Exemplars – Edith Wharton

In tandem with the release of Old Money, New Woman, we’re marking the birthdays of great women in history with a brief note, and enduring appreciation for their contributions. I’ve mentioned novelist and Old Money Gal Edith Wharton in previous posts. She deserves another nod today. Happy Birthday, Ms. Wharton. 

Born to privilege, Edith Wharton was also born to write, and write she did. She published her first poem at the age of 15, authored more than 85 short stories and 15 novels, and, in 1921, was the first woman to win a Pulitzer Prize for Literature. Her most well-known novels include ‘Age of Innocence’ and ‘House of Mirth’. 

A child of the Civil War, she was three years old when the Confederate States surrendered. After the war, her family traveled extensively in Europe, enabling her to become fluent in French, German, and Italian. She rejected the standards of fashion and etiquette that were expected of young girls at the time, considering these fashions superficial and oppressive. Ms. Wharton also wanted more education than she received, so she read voraciously from her father’s library and borrowed—sometimes without permission—from the libraries of her father’s friends. 

On vacation in Paris when World War I broke out, Ms. Wharton didn’t flee to safety like most everyone else. She stayed and offered assistance to unemployed French women and refugees, held fundraisers for the war effort, and opened tuberculosis hospitals. 

She was made a Chevalier of the Legion of Honor by the French president for her efforts. It wasn’t because she played it safe. If you have a passion for writing, read about the life of Edith Wharton.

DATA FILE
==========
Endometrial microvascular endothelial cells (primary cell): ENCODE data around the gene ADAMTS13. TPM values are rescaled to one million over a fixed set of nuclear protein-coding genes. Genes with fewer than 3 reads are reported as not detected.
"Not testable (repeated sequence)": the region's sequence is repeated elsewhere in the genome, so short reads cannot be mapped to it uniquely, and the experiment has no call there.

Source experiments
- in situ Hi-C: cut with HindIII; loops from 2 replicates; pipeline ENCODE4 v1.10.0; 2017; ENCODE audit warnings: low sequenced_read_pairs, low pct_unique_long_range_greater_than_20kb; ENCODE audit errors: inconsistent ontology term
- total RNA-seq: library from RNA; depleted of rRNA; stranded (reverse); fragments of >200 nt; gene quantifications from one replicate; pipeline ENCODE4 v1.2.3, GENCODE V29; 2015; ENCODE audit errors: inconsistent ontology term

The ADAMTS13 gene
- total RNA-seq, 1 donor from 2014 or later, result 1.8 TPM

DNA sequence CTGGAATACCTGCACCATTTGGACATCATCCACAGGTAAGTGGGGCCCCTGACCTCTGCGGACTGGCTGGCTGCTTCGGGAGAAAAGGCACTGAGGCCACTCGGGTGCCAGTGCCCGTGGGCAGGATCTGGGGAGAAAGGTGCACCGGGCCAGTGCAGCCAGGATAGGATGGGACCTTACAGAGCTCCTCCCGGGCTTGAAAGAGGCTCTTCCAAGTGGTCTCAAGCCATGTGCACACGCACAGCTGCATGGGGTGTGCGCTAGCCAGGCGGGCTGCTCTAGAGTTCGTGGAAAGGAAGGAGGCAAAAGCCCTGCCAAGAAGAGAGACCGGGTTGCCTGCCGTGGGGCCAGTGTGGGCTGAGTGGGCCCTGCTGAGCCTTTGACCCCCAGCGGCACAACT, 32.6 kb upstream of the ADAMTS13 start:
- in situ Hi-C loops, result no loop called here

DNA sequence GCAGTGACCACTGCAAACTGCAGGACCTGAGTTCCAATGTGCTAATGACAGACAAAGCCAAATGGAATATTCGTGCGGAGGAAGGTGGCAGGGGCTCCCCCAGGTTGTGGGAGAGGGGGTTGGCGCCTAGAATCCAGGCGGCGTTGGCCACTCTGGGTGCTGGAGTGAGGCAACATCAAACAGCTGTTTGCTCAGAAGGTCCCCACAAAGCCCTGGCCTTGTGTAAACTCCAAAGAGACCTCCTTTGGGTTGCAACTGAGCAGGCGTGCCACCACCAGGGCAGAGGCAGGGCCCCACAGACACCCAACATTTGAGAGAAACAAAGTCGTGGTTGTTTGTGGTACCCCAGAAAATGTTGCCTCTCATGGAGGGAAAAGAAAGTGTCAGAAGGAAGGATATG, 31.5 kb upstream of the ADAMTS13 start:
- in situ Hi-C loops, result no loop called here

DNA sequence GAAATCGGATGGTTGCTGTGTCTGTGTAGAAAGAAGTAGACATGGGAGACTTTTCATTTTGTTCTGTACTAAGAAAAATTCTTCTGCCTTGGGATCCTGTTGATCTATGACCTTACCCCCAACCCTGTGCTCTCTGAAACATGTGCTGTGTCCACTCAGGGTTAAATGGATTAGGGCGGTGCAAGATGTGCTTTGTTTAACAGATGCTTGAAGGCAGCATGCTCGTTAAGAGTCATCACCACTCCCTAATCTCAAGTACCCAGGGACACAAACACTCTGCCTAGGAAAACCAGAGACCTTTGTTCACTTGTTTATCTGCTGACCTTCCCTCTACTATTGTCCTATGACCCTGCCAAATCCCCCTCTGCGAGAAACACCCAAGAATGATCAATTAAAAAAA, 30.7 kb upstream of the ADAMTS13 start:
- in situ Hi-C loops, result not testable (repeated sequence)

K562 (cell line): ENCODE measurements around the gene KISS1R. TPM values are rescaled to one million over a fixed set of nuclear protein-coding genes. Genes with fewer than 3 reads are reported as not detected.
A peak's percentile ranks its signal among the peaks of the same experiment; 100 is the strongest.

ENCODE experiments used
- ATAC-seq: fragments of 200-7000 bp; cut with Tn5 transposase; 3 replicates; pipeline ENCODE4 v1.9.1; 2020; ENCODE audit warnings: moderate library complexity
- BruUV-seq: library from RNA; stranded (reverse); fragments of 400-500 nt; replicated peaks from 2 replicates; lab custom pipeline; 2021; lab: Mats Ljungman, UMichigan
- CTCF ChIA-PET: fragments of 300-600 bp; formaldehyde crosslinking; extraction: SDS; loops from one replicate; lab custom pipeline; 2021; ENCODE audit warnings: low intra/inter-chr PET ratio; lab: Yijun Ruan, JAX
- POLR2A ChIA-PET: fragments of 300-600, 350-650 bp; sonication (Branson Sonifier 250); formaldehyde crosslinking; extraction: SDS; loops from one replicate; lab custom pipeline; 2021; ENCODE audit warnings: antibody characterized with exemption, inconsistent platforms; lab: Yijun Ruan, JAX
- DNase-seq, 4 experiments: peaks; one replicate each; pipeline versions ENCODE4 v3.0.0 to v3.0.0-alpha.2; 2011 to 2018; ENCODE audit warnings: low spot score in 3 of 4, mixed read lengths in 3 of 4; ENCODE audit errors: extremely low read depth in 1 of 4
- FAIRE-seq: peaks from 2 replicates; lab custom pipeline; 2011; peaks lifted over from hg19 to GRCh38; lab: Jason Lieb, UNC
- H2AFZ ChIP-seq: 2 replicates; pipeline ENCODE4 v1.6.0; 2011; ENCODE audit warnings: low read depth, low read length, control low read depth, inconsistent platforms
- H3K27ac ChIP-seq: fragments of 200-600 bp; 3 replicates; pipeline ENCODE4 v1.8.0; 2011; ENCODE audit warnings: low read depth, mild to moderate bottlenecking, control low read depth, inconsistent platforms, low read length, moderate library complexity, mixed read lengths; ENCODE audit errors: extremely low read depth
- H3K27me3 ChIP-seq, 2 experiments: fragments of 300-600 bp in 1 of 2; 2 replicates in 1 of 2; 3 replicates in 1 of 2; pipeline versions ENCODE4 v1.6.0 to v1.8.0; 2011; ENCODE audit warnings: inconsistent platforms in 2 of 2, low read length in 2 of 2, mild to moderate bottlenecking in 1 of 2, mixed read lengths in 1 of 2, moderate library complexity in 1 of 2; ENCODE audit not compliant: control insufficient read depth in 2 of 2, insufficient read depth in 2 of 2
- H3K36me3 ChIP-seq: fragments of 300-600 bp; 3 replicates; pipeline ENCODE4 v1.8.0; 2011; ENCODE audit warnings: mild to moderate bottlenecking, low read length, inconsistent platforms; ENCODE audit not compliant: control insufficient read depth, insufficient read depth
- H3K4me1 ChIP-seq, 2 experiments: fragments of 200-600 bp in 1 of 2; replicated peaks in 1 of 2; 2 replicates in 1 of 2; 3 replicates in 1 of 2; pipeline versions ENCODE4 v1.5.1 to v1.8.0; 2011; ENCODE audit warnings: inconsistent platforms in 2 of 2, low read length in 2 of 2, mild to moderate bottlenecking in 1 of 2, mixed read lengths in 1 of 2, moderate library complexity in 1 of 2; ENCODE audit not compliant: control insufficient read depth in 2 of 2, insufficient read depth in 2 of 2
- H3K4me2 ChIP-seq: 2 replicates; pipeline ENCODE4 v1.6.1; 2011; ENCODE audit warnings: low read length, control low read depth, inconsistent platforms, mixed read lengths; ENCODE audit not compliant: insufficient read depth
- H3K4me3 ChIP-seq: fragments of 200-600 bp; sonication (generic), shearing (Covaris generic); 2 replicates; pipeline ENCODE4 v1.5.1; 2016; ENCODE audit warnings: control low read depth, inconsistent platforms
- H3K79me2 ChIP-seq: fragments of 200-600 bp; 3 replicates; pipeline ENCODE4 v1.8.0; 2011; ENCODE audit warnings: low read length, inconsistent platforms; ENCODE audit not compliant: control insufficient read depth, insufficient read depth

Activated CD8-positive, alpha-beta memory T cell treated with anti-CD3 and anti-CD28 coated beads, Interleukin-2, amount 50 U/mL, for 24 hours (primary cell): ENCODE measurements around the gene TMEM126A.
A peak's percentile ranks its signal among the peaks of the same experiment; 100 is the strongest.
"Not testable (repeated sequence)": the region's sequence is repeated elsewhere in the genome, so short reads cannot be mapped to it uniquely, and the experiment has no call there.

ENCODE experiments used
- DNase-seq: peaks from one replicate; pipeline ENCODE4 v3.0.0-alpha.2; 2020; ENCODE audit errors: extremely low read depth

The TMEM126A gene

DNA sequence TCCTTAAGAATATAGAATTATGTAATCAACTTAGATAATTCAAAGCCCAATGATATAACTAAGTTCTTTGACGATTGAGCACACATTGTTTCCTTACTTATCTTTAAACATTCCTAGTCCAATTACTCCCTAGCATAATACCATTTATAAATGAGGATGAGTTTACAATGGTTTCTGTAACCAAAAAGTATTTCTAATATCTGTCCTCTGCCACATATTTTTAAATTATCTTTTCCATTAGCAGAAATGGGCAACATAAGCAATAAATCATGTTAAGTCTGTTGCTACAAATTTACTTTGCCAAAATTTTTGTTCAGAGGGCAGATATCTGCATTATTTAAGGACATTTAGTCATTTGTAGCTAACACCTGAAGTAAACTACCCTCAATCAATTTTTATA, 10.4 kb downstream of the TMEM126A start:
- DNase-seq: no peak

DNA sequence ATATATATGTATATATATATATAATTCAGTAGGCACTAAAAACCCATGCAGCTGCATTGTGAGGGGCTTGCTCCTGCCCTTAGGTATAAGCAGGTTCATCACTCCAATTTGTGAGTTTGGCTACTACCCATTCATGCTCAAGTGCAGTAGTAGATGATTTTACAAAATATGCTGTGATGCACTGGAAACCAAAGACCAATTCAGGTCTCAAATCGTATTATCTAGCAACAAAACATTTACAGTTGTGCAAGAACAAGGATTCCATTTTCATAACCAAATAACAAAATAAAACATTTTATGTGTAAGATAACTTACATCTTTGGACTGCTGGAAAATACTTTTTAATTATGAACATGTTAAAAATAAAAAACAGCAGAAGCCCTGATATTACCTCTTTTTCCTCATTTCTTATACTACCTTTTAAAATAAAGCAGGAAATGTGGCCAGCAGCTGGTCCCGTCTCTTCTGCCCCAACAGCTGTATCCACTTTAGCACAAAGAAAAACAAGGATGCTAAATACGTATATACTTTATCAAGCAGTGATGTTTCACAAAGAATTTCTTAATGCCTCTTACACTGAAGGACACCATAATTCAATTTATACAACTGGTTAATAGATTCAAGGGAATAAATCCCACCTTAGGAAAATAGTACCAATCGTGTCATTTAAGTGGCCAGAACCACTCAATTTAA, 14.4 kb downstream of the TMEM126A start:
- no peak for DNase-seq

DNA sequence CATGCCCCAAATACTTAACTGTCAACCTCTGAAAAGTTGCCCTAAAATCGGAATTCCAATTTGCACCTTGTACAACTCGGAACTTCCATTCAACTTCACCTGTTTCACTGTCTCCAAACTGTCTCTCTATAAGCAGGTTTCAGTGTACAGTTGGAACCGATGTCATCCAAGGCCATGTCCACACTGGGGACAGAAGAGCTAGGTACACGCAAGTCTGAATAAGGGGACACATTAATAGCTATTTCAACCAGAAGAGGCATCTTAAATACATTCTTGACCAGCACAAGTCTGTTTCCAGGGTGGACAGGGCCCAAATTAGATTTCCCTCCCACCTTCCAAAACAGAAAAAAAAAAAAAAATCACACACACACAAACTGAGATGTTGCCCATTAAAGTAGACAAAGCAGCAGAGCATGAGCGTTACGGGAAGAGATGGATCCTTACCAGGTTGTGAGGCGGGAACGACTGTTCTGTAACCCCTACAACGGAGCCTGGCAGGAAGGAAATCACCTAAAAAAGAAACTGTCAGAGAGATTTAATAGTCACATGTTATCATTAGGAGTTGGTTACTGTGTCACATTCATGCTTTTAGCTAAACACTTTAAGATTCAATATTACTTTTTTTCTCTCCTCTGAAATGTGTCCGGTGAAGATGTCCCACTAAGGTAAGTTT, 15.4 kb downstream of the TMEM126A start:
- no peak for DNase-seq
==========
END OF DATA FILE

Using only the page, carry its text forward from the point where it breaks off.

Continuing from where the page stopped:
“There are two ways of spreading light: to be the candle, or the mirror that receives it.” 

― Edith Wharton

8 thoughts on “Exemplars – Edith Wharton

  1. “But the age of chivalry is gone. That of sophisters, economists, and calculators has succeeded.”
    Edmund Burke

    1. …”and the glory of Europe is extinguished forever”. Great quote, which nota bene was Burke’s lament over the imprisonment of Marie Antoinette during the French Revolution. I first read it in a book by Harvey Mansfield.

  2. Thank you for mentioning Edith Wharton! An inspirational woman.

    Admirable how she used her communication skills for a higher purpose. Not to mention her noble philanthropic causes.

    I’m adding House of Mirth and Age of Innocence to my Amazon reading list. Have a great Wednesday Byron!

  3. Although the word “decoration” is today frowned upon by architects, I find it quite remarkable that she also co-authored a book on the subject, and co-designed one of her houses.

    Old money architects don’t seem to be very common. I recently looked for works of a contemporary Bostonian architect, family of one of Wharton’s friends. But all I could find was a marriage notification in the NYT, and a case involving a real estate transaction on Beacon Hill. The level of discretion says enough.

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